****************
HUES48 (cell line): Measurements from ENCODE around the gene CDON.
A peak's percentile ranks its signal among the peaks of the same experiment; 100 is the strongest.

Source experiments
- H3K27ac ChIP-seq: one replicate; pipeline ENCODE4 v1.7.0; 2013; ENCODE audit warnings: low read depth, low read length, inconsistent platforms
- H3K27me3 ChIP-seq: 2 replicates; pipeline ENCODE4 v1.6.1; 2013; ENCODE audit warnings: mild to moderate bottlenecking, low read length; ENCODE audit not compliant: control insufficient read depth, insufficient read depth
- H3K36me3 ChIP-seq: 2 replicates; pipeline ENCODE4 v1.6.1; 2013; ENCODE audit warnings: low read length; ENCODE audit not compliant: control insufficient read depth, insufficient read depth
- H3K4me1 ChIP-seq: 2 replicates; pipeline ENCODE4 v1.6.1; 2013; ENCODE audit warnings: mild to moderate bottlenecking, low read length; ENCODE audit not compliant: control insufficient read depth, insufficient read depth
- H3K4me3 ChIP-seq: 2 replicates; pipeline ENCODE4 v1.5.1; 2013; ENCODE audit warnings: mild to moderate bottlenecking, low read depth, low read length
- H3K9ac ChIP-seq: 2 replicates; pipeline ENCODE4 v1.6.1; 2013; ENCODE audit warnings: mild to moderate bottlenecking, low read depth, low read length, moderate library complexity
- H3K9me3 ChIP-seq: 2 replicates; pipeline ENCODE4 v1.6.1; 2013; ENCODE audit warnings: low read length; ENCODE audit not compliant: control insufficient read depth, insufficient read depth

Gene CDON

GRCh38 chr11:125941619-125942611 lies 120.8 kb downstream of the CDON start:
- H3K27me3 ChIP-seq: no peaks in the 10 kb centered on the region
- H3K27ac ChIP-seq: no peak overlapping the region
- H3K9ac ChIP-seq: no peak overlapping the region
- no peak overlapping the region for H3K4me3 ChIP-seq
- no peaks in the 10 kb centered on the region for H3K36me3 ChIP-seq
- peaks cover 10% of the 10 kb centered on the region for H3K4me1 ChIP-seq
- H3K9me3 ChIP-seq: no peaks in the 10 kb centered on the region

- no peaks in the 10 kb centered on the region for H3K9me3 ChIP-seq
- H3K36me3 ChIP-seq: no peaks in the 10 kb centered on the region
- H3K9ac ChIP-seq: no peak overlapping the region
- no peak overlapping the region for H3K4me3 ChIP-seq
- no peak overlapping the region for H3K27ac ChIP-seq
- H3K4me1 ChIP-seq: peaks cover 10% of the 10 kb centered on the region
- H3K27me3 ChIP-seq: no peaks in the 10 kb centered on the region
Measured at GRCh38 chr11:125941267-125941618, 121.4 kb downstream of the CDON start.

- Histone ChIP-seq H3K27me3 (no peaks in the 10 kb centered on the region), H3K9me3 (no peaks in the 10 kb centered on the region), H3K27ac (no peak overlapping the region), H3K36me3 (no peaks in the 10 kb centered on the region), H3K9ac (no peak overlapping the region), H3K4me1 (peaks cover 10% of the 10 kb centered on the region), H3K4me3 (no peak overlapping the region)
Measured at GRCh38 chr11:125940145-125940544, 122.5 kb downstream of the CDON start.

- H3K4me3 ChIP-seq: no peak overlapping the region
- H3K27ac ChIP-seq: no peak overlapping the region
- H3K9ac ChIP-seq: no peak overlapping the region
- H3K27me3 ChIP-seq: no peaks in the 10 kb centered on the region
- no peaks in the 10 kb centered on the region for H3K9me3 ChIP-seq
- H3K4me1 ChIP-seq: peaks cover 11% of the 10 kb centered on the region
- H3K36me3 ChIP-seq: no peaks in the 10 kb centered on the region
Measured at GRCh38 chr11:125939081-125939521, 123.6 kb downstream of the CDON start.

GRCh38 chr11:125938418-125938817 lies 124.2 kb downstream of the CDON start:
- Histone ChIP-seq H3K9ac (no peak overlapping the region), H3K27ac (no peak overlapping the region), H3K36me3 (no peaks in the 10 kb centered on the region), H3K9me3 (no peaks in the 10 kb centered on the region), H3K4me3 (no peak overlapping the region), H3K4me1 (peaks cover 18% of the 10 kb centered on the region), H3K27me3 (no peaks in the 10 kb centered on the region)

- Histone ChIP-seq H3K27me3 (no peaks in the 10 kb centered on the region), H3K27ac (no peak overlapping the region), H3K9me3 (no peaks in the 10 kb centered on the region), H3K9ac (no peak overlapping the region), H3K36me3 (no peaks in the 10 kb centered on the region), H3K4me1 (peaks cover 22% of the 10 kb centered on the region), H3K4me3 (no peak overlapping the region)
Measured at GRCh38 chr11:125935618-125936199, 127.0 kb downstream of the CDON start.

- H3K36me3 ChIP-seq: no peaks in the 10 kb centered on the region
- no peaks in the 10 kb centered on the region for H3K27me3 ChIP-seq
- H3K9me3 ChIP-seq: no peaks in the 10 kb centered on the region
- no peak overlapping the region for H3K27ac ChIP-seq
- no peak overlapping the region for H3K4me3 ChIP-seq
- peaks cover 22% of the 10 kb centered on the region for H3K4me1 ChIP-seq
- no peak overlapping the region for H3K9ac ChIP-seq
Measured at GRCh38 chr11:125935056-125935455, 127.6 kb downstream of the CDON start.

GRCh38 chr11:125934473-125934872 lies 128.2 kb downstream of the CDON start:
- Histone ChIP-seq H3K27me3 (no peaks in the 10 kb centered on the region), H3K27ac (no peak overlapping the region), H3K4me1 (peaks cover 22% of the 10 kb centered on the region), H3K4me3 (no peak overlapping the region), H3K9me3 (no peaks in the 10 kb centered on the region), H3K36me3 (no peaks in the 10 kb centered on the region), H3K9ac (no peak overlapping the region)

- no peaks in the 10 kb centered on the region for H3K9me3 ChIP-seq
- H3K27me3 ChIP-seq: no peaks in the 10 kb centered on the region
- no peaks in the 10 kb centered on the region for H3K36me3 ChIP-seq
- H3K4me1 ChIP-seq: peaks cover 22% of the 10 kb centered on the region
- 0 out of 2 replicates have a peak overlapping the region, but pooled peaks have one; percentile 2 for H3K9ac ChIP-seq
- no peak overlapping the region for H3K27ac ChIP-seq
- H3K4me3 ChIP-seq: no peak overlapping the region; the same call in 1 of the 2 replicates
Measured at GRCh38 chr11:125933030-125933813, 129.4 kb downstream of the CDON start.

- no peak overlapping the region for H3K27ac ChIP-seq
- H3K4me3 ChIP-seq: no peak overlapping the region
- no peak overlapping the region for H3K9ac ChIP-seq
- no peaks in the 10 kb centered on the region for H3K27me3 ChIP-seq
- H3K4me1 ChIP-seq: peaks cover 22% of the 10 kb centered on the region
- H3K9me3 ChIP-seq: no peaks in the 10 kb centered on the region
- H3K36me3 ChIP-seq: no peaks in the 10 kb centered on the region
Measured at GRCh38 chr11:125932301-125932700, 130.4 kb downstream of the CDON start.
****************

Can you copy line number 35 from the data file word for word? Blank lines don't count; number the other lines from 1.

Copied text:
- H3K4me1 ChIP-seq: peaks cover 11% of the 10 kb centered on the region